Author Topic: Best method to keep track of cross-image library submissions/private metadata?  (Read 6300 times)

Offline mps

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Hello.

I supply three different, non-exclusive image libraries and I was wondering if anyone in a similar position had found an elegant way to track cross-submissions using PM?

I was thinking to add the name of each Image Library to somewhere the IPTC fields, but I'd like to keep the data private - ideally I wouldn't Image-Library-A to read the metadata and then know that Image-Library-B also has the image, or indeed a client looking at the metadata from an image.

Is there a private field which I could use that would remain unreadable outside my copy of PM?
Food for thought?

Yep, I know; it's not a cataloging program ;-)

Offline Kirk Baker

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Is there a private field which I could use that would remain unreadable outside my copy of PM?

A private field that would be stored in the image that wouldn't be visible outside of PM?  It's just not possible.  Well it could be kept in the file but encrypted but if anyone were to be able to decrypt the data...

PM stores the IPTC fields in the IPTC record inside the image (or in a sidecar file for RAW files if preferred.)

-Kirk


Offline vAfotoriporter

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Simply using a field PM sees and other programs don't is naive. Others may use PM as well and other programs may also read the fields or develop it later. Your secret is safe only if you protect it with either coding or not sharing it with others instead of hoping they don't find out. Or maybe the easiest way is to tell everyone so noone cares...

You may use codes in the IPTC say liba libb libc or anything else. Nobody would understand except you.

If you put / signs before and after it, you also can use a code replacement file to decode it for you but make sure not to change any IPTC info tag color class or star rating and only add the replacement file to the list after saving your codes into the images. This way only the code is stored but the replaced text is displayed in your PM.

If your images are in RAW format and you don't add IPTC/XMP to the image files but store them in XMP sidecar files, then you can keep all the IPTC fields for yourself if you don't send the XMP file along the image.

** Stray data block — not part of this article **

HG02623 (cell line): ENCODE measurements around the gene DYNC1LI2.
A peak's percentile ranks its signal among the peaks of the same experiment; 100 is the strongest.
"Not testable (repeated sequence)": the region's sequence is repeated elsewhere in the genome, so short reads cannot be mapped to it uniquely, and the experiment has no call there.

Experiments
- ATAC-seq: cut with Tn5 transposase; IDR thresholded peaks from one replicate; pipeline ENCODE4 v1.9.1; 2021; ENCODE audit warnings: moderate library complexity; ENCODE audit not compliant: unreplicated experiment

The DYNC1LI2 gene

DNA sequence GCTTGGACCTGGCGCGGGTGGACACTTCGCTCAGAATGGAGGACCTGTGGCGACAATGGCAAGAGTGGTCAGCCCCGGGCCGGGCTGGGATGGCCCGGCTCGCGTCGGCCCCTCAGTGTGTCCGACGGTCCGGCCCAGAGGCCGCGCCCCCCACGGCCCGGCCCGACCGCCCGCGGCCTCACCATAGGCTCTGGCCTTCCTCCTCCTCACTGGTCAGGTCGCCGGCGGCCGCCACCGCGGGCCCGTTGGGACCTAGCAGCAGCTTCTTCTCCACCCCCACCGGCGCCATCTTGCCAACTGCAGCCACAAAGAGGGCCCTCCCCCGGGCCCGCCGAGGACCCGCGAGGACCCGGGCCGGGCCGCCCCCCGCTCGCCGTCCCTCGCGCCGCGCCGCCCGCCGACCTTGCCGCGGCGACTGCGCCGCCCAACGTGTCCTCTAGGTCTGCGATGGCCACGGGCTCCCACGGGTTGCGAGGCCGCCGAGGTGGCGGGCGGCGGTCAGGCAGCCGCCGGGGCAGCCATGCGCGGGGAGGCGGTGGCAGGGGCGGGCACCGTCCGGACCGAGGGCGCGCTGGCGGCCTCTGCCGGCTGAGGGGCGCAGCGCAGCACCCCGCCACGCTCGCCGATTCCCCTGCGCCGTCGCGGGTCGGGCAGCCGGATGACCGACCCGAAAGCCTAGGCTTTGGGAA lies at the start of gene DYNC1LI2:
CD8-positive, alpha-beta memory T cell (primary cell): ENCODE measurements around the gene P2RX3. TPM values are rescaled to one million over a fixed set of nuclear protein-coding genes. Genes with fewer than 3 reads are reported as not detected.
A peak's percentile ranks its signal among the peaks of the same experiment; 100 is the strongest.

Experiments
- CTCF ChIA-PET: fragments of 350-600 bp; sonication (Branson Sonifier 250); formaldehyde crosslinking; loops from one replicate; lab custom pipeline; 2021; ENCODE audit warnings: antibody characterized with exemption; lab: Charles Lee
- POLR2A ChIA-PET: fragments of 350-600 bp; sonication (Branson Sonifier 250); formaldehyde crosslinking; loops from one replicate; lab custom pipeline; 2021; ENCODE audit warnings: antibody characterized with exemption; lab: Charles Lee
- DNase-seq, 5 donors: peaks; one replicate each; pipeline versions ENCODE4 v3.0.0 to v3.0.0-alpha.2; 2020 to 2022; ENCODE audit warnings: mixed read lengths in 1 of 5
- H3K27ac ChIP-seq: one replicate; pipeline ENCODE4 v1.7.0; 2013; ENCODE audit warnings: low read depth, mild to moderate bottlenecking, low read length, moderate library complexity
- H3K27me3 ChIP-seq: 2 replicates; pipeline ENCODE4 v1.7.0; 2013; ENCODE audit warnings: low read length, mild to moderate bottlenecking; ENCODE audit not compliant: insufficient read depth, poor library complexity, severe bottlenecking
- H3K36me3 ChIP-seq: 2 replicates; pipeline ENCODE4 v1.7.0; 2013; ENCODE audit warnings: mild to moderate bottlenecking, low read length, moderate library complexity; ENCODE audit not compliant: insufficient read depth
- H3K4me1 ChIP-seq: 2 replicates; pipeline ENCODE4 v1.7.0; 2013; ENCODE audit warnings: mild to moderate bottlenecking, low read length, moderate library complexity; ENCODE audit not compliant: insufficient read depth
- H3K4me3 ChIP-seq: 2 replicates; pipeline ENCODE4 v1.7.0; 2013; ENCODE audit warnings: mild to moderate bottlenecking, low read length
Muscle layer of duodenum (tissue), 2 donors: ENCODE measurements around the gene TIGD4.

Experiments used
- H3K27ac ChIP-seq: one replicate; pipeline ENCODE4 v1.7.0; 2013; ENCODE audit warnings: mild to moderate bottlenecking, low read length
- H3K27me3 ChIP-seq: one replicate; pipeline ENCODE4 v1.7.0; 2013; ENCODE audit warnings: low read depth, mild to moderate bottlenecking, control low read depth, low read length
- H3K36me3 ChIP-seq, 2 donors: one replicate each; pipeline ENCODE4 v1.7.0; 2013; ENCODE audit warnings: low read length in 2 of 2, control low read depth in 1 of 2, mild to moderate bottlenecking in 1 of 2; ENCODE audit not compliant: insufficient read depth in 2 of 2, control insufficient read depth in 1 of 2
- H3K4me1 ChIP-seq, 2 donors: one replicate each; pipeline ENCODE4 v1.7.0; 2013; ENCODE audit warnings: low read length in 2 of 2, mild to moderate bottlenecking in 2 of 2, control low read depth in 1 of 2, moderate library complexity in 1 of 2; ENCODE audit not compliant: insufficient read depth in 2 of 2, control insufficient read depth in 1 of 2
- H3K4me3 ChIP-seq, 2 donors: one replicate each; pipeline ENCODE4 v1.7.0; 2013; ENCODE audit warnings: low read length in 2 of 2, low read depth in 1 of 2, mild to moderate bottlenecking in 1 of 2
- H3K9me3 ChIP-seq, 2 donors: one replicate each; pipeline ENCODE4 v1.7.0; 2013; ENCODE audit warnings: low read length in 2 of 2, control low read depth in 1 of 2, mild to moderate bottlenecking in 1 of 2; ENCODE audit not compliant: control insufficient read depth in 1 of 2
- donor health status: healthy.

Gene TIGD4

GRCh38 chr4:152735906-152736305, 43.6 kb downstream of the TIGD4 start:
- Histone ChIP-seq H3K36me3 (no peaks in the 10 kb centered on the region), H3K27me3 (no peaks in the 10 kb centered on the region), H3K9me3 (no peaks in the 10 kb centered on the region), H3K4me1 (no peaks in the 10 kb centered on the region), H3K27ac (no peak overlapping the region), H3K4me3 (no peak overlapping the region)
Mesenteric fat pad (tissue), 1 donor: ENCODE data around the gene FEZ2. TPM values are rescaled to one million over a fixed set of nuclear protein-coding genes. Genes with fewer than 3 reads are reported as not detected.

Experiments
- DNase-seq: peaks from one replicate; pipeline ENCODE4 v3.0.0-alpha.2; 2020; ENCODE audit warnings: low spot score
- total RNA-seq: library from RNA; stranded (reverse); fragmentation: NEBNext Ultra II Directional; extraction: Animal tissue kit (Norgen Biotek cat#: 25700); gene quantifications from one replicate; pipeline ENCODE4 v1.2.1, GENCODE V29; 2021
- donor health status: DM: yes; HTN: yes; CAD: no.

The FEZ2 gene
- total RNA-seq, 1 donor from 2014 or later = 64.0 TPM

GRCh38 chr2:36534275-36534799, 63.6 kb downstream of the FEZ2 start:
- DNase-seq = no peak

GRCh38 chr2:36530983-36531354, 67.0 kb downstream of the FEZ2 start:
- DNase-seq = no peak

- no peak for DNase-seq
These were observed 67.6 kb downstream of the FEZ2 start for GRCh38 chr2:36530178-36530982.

Another way is to record the client/library names into a WAV file with the same name as the image. The sound file appears in PM as a loudpeaker icon and is played when you click it. If you don't send it along the image noone hears it.

PM also has some kind of Job/Client management but I never used it so I don't know how it works.
Working on Mac, OSX, iOS and with some Canons.
Allways shooting RAW.

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Offline Kirk Baker

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Simply using a field PM sees and other programs don't is naive. Others may use PM as well and other programs may also read the fields or develop it later. Your secret is safe only if you protect it with either coding or not sharing it with others instead of hoping they don't find out. Or maybe the easiest way is to tell everyone so noone cares...

You may use codes in the IPTC say liba libb libc or anything else. Nobody would understand except you.

If you put / signs before and after it, you also can use a code replacement file to decode it for you but make sure not to change any IPTC info tag color class or star rating and only add the replacement file to the list after saving your codes into the images. This way only the code is stored but the replaced text is displayed in your PM.

If your images are in RAW format and you don't add IPTC/XMP to the image files but store them in XMP sidecar files, then you can keep all the IPTC fields for yourself if you don't send the XMP file along the image.

Another way is to record the client/library names into a WAV file with the same name as the image. The sound file appears in PM as a loudpeaker icon and is played when you click it. If you don't send it along the image noone hears it.

PM also has some kind of Job/Client management but I never used it so I don't know how it works.

I like your idea of using codes, but without the replacement delimiters.  The original poster could come up with sufficiently obscure code names for the different destinations and then use replacement delimiters only in the Info Text panels/tooltips.  Thus when viewed only on his system the codes would turn into human-readable names.

So to do this create a Code Replacement file containing codes and replacements like this:

liba    Client name A
libb    Client name B
libc    Client name C

Then in the IPTC for something like Object Name enter: liba
And then change the Info Text (Edit->Set Info Text...) like so:

Client: \{object}\

And when you view the image in the Preview window, it will reveal which client it was submitted to.  If you submit a single image to more than one client you'll have to have additional permutations so you can have unique codes:

libab    Client Name A, Client Name B
libac    Client Name A, Client Name C
libbc    Client Name B, Client Name C
libabc  Client Name A, Client Name B, Client Name C

This would quickly get out of hand if you had many different destinations for your photos.  But if you only have three then this would work pretty well.

Let me know if you have any questions.

-Kirk